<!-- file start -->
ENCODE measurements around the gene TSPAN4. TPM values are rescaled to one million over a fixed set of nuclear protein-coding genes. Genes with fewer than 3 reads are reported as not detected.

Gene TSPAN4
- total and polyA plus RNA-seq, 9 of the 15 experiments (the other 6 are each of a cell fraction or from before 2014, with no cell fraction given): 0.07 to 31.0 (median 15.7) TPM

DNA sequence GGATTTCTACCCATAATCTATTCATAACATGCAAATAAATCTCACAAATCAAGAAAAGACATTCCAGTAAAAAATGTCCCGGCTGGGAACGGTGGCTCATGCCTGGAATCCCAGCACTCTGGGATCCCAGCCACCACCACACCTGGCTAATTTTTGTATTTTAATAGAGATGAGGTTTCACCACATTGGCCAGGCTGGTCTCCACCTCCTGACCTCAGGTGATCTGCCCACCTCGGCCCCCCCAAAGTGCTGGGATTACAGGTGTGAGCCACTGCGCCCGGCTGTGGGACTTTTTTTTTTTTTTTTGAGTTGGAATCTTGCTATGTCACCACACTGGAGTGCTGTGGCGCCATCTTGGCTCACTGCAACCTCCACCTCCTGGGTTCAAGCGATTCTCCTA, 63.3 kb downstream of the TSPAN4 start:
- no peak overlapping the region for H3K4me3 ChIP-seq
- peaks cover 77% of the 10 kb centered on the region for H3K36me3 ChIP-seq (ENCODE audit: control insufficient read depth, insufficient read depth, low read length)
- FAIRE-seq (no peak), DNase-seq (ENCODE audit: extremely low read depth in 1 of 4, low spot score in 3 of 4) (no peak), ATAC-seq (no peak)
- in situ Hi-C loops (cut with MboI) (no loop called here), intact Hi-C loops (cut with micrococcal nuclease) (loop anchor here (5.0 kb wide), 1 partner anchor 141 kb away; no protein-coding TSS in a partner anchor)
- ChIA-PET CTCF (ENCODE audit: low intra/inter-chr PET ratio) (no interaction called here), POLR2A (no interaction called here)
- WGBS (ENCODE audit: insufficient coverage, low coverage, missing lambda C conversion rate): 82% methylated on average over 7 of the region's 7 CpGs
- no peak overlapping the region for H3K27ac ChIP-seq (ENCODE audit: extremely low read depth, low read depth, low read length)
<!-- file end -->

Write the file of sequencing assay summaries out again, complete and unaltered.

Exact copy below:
ENCODE measurements around the gene TSPAN4. TPM values are rescaled to one million over a fixed set of nuclear protein-coding genes. Genes with fewer than 3 reads are reported as not detected.

Gene TSPAN4
- total and polyA plus RNA-seq, 9 of the 15 experiments (the other 6 are each of a cell fraction or from before 2014, with no cell fraction given): 0.07 to 31.0 (median 15.7) TPM

DNA sequence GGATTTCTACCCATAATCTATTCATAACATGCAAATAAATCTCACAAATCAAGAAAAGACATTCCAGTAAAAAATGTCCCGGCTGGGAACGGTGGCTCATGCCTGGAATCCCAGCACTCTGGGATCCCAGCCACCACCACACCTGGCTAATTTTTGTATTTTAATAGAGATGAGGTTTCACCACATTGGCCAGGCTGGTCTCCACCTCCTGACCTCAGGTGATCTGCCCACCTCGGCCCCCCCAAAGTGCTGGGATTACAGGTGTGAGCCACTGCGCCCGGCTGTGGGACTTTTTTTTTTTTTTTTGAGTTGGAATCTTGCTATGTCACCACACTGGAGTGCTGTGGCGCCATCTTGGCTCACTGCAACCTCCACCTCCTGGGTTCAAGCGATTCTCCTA, 63.3 kb downstream of the TSPAN4 start:
- no peak overlapping the region for H3K4me3 ChIP-seq
- peaks cover 77% of the 10 kb centered on the region for H3K36me3 ChIP-seq (ENCODE audit: control insufficient read depth, insufficient read depth, low read length)
- FAIRE-seq (no peak), DNase-seq (ENCODE audit: extremely low read depth in 1 of 4, low spot score in 3 of 4) (no peak), ATAC-seq (no peak)
- in situ Hi-C loops (cut with MboI) (no loop called here), intact Hi-C loops (cut with micrococcal nuclease) (loop anchor here (5.0 kb wide), 1 partner anchor 141 kb away; no protein-coding TSS in a partner anchor)
- ChIA-PET CTCF (ENCODE audit: low intra/inter-chr PET ratio) (no interaction called here), POLR2A (no interaction called here)
- WGBS (ENCODE audit: insufficient coverage, low coverage, missing lambda C conversion rate): 82% methylated on average over 7 of the region's 7 CpGs
- no peak overlapping the region for H3K27ac ChIP-seq (ENCODE audit: extremely low read depth, low read depth, low read length)